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Encyclopedia of Cleveland History

CLEVELAND RAPE CRISIS CENTER

CLEVELAND RAPE CRISIS CENTER

The CLEVELAND RAPE CRISIS CENTER (CRCC), founded in February 1974, advocates women's safety, counsels victims of rape and sexual abuse and their families, and educates the public about these and other issues. The first such center in the U.S. was organized in Washington, D.C. in the summer of 1972. Lynn Hammond, a FREE MEDICAL CLINIC counselor, and Carrie Zander, of the Cleveland NATIONAL ORGANIZATION FOR WOMEN's rape task force, founded the CRCC. They were soon joined by CLEVELAND CALL & POST reporter Jeanne Van Atta and Lorraine Schalamon. The center began as a late-night telephone hotline for rape victims. From an office in the Free Clinic, volunteers counseled victims and their families.

In April 1976, CLEVELAND FOUNDATION and GUND FOUNDATION grants enabled the center to move to new offices in the YOUNG WOMEN'S CHRISTIAN ASSN. building (3201 Euclid Avenue), hire a small full-time staff, and keep the hotline open all day. After a number of rapes in downtown buildings in 1977, the CRCC and the Safety Task Force of Cleveland Women Working (later 9TO5 NATIONAL ASSN. OF WORKING WOMEN) launched a campaign to improve building security and began to offer self-defense classes.

The CRCC received 800 calls from rape victims in 1980; that December it implemented a program to improve the indictment rate of accused rapists. The CRCC made presentations to new grand jury members during the jury's training period, discussing motives of rapists and the psychological trauma suffered by victims. The indictment rate for sex offenders in Cuyahoga County increased from five percent in 1978 to ninety percent in 1981. The center has also assisted male victims of rape. (Of the 1,370 rape victims counseled by the CRCC in 1980, forty were men.) By 1983 the CRCC had hired a youth coordinator to counsel sexually abused children.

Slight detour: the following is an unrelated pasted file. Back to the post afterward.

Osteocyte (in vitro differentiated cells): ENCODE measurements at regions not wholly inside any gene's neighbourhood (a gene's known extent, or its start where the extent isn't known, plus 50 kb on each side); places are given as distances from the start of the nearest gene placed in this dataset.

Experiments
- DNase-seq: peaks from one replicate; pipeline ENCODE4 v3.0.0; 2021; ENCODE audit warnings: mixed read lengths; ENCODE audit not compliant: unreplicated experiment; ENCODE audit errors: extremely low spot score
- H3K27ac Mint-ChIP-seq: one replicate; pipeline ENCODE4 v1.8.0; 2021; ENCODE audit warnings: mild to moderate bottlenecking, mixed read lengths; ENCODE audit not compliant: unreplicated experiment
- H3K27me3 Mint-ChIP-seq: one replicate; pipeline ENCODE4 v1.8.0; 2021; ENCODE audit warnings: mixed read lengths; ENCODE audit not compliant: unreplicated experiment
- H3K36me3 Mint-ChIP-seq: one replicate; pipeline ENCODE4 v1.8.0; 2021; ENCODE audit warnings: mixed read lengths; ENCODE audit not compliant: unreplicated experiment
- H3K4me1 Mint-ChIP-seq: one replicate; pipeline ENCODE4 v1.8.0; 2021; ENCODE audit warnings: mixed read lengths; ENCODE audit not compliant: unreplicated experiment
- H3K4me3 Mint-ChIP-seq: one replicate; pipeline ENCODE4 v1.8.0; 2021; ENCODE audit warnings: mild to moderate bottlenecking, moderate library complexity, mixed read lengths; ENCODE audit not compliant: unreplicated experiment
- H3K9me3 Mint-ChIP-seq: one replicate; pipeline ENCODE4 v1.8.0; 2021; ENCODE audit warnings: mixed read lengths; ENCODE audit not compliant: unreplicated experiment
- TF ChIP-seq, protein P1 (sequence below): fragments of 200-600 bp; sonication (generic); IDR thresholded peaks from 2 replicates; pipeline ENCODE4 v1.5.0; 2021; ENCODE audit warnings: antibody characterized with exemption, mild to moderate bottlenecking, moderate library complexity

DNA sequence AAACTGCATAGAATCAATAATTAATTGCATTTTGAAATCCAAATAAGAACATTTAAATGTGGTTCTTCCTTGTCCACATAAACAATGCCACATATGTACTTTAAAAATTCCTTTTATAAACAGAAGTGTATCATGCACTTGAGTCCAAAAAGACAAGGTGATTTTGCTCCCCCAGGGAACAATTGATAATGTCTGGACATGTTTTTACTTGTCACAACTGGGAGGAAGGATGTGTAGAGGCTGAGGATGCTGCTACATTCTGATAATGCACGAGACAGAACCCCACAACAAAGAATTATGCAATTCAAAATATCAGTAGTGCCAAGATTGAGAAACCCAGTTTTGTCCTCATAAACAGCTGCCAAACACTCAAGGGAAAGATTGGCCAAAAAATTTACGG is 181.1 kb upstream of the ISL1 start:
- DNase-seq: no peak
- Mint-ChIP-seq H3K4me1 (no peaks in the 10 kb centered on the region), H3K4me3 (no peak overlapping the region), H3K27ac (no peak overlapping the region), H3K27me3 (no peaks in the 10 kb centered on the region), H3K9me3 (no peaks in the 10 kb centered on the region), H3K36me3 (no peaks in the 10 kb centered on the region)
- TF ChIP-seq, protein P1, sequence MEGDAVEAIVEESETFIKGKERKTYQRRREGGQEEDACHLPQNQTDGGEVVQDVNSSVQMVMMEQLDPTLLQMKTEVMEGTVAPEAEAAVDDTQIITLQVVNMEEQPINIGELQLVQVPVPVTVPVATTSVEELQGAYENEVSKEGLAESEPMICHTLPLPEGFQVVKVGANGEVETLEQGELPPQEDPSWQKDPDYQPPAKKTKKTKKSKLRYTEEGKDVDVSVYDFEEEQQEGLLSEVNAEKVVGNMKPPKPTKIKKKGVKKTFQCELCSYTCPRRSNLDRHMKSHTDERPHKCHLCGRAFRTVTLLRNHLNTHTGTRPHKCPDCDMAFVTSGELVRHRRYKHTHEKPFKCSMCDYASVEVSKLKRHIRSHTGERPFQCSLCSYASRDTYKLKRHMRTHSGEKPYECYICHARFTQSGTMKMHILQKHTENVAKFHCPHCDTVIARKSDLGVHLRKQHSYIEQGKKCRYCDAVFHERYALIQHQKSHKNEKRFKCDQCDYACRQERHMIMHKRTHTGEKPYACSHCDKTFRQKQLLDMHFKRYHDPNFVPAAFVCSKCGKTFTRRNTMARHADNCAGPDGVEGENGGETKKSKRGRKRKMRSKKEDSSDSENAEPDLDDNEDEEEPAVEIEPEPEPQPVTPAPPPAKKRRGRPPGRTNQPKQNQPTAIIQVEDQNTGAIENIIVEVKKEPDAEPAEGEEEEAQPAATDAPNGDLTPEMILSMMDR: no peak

From its headquarters in the Standard Building (1370 Ontario Street), the CRCC continued to operate its twenty-four hour hotline, as well as provide training to local emergency department staff. The center also made volunteer advocates available to individuals at emergency rooms and police departments, and through the Justice System Advocacy (JSA) program, assisted those who chose to prosecute their defenders. The CRCC also offered individual therapy and support services for survivors of rape, sexual assault, and sexual abuse.

As of 2006, the CRCC was providing services to over 10,000 people per year. The executive director of the center was Megan O'Bryan.


The Voice of the Nightingale (1984).